Long Beach Dependency Lawyers
What is Dependency Court?
Dependency Court is a section of the Superior Court. This court hears cases regarding minor children who are thought to have been abused or neglected.
An abuse and neglect case begins when someone reports a concern that:
- You are inflicting abuse on your child or not taking care of your child as you should,
- Another person is abusing your child or not taking care of him or her properly and you are not protecting your child from this situation, or
- Your child is in peril of being abused or neglected by you or someone else.
Reports of child abuse or neglect are customarily made to the police or to social workers. When a child abuse and neglect report comes in, a social worker or police officer is obligated to investigate. If a police officer is the first one notified, he or she will usually hand it over to the social worker for investigation.
A social worker conducts his or her investigation by interviewing you, the child or children in question, people who know you and your family, and by examining where you live with the children. The social worker is allowed to speak to your child at school without you being present. The social worker does not require a court order to approach your child at school, as long as there is not a police officer present when the social worker talks to your child. That said, after the social worker speaks to your children at school, he or she is required to inform you that s/he interviewed your child at school.
What Happens After a Social Worker Investigates a Claim of Child Abuse and Neglect?
Once the investigation is done the social worker will do one of the following:
No Action. The social worker will do this if he finds no evidence of abuse or neglect that requires court involvement.
Offer Voluntary Services. These are services that are free of charge. The social worker will help you connect to them. The Voluntary Services are designed to help you learn how to parent your child more safely.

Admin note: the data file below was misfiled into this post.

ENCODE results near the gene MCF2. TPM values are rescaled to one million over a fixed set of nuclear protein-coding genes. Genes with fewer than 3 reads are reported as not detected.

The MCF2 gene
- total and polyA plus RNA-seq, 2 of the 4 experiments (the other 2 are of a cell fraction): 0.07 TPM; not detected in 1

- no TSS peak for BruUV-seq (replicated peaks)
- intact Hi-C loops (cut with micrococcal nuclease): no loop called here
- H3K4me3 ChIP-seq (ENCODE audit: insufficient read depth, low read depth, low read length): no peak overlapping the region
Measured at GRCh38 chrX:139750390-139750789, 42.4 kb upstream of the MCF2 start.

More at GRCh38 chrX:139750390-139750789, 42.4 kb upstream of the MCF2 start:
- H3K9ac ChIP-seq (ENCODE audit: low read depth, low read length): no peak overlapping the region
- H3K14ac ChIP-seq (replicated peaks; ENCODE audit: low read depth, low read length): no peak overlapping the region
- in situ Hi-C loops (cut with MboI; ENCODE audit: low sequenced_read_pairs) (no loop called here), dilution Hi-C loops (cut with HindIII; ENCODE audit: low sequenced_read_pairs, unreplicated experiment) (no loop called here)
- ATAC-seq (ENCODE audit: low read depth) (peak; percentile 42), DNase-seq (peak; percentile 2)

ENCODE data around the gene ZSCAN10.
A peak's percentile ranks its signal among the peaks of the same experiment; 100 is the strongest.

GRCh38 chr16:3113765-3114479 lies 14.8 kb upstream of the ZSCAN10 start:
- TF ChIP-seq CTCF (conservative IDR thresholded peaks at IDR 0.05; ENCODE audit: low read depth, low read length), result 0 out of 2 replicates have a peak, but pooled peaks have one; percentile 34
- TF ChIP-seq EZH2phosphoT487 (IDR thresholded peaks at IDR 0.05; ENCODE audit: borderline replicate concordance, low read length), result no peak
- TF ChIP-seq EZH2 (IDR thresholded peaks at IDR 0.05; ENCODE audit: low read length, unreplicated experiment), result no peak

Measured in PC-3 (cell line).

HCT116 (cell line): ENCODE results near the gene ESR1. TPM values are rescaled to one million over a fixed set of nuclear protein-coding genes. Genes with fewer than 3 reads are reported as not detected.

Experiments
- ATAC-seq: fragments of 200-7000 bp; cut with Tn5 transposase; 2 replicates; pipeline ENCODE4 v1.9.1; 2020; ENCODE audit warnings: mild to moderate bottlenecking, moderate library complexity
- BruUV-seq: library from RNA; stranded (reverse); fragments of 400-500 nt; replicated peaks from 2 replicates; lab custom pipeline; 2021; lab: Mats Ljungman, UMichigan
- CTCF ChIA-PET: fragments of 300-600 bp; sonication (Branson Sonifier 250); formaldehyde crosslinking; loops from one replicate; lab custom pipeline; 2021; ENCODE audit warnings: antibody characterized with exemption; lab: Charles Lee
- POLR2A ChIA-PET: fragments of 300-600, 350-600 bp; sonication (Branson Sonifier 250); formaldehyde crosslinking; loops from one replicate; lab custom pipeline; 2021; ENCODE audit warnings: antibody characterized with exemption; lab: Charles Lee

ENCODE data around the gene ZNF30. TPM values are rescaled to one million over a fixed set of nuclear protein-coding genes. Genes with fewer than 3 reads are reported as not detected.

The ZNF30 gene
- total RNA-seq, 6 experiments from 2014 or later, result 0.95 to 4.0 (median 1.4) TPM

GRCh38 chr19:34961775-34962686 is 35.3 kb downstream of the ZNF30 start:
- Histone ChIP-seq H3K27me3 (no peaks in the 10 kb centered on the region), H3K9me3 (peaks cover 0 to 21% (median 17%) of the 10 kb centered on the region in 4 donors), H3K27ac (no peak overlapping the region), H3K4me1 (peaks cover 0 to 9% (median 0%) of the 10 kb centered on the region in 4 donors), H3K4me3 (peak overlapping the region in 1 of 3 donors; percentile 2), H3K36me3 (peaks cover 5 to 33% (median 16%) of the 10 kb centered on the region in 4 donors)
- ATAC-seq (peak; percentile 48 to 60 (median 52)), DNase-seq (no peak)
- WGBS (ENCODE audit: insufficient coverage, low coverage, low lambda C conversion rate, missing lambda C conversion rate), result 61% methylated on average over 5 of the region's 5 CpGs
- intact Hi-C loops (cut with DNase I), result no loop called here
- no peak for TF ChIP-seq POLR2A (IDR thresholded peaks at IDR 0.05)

Petition. Allow your child to remain in your care, but also file a document with the court, called a petition, that asks the court to open a case to protect your child.
Removal. Take your child from your care and file a petition with the court, that asks them to open a case to protect your child. The social worker needs to file the petition within two court days of removing your child. The social worker will remove your child from your home if he thinks the child is in immediate danger in your care. If the social worker takes your child out of your care he can place the child with the other parent (if you are not living with them), with a relative, or in a foster home.
To prevent your child from being placed with strangers, the social worker will need to have your relatives’ information. That said, you need to take great care when speaking to social workers about what you say. Call a reputable Long Beach dependency lawyer before you say anything.
In the event that your child is removed, you also have the right to ask the social worker to set up frequent visits with your child. That way, you will be able see your child often while you wait for your court date.
The Detention Hearing
You and your Long Beach dependency lawyer will go to the first court hearing. This is commonly known as the detention hearing. If your child was removed, this hearing should be held by the end of the day after the petition was filed. The social worker will tell you when and where the detention hearing is going to take place.
Keep in mind that even though your child was taken from you, you still have the right to make educational decisions on their behalf. It is critical that you continue to participate in your child’s education and decisions regarding his or her education. The court can limit your authority to make educational decisions if you fail to respond to and participate in school meetings. You also still have your right to make healthcare decisions for your child and you have the right to be present at their doctors appointments.
Reunification in Dependency Cases
With a few exceptions, the court is required to offer you services to help you reunify with your child (get your child returned to your care). The social worker assigned to your case will plan out with the reunification services, and they need to have your input in the process. The court will order you to go through all the planned reunification services. You should begin participating in those services right away because you have to complete all of the reunification services to get your children back and you have a limited amount of time to get it done.